Almost all the tonnage ordered from Eastern Block countries (more than nine percent of the world total) was for home ownership. It included several large tankers in Romania and the usual assortment of tonnage for the USSR. Among the unusual orders that Russia placed in Western shipyards were those for eight cargo liners at Malta Drydocks, and four 4,800-cubic-meter refrigerated cargo vessels at Hellenic Shipyards in Greece.

Brazilian shipyards, which in recent years have proven formidable competitors for European tonnage, encountered financial difficulties that hampered efforts in the export market. The only significant tonnage ordered there was for large bulk carriers for domestic account. In the United States, the ongoing U.S. Navy construction and modernization program calls for the expenditure of $ billions annually in private U.S. yards. In addition, conversions, repair work and an increasing demand for smaller vessels at U.S. shipyards such as fishing boats, dinner/cruise/excursion craft, and offshore supply vessels accounted for additional work.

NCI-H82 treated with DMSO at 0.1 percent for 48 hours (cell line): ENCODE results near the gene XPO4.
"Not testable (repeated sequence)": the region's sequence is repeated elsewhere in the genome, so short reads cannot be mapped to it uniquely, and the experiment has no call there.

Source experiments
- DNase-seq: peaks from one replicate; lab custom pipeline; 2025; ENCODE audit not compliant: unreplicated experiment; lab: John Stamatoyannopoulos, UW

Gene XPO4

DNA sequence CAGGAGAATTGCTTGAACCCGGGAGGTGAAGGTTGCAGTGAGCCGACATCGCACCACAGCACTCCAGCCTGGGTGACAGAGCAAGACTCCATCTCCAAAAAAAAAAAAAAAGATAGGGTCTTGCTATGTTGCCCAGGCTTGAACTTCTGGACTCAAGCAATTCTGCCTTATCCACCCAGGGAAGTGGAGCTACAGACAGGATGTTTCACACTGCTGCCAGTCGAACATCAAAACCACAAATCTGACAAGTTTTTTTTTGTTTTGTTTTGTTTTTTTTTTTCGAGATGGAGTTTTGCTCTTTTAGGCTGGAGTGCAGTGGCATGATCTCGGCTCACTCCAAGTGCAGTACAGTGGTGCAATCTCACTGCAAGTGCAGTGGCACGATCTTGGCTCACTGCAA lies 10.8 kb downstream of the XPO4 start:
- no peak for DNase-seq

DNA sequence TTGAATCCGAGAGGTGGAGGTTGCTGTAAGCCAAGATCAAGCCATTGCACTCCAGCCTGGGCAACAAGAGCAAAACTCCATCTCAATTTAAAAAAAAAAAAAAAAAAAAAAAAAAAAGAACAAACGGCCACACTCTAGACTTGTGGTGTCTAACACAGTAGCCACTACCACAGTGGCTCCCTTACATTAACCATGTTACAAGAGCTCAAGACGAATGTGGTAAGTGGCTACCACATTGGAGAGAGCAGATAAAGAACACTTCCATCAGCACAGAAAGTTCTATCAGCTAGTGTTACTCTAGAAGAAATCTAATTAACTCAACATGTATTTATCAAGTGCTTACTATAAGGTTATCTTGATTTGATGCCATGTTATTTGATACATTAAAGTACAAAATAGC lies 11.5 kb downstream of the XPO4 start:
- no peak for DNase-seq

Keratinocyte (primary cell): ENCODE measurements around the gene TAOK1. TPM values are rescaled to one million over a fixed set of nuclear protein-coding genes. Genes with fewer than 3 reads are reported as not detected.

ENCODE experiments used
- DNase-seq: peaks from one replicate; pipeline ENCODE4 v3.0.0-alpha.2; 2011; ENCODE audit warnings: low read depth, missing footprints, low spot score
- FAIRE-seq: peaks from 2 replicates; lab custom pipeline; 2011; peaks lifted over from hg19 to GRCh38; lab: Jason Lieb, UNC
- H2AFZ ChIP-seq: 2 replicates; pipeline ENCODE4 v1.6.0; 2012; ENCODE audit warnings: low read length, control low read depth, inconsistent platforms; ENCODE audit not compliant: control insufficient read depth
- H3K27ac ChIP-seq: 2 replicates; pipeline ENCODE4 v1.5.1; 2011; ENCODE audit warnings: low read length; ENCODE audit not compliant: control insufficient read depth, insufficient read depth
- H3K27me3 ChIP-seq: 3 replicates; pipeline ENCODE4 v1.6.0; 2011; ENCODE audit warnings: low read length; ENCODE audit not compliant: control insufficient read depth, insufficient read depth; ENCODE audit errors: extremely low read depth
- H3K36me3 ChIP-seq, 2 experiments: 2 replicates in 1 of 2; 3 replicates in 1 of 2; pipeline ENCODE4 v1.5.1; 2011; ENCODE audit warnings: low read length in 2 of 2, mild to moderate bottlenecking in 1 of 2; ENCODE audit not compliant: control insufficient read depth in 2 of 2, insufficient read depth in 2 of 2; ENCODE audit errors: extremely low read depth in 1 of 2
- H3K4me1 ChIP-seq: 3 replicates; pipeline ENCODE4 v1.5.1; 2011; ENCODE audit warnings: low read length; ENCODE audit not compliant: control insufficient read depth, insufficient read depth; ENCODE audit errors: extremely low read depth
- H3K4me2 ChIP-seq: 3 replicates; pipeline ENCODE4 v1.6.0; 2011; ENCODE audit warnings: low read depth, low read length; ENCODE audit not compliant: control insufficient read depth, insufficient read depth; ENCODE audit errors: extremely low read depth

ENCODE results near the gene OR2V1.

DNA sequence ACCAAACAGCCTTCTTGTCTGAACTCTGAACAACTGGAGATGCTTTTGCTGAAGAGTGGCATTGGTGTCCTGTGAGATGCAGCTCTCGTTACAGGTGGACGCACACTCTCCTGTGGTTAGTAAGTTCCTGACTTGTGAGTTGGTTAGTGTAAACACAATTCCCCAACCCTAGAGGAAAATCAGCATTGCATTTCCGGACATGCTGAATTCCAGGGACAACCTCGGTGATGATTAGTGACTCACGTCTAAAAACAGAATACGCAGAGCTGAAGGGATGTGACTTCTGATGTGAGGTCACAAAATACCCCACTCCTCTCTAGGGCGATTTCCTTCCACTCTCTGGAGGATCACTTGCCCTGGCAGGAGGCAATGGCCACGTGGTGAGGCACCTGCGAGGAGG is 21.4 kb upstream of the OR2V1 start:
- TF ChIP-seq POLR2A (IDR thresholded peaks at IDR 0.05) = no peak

The small-vessel sector of shipbuilding internationally was quite successful, with orders almost everywhere.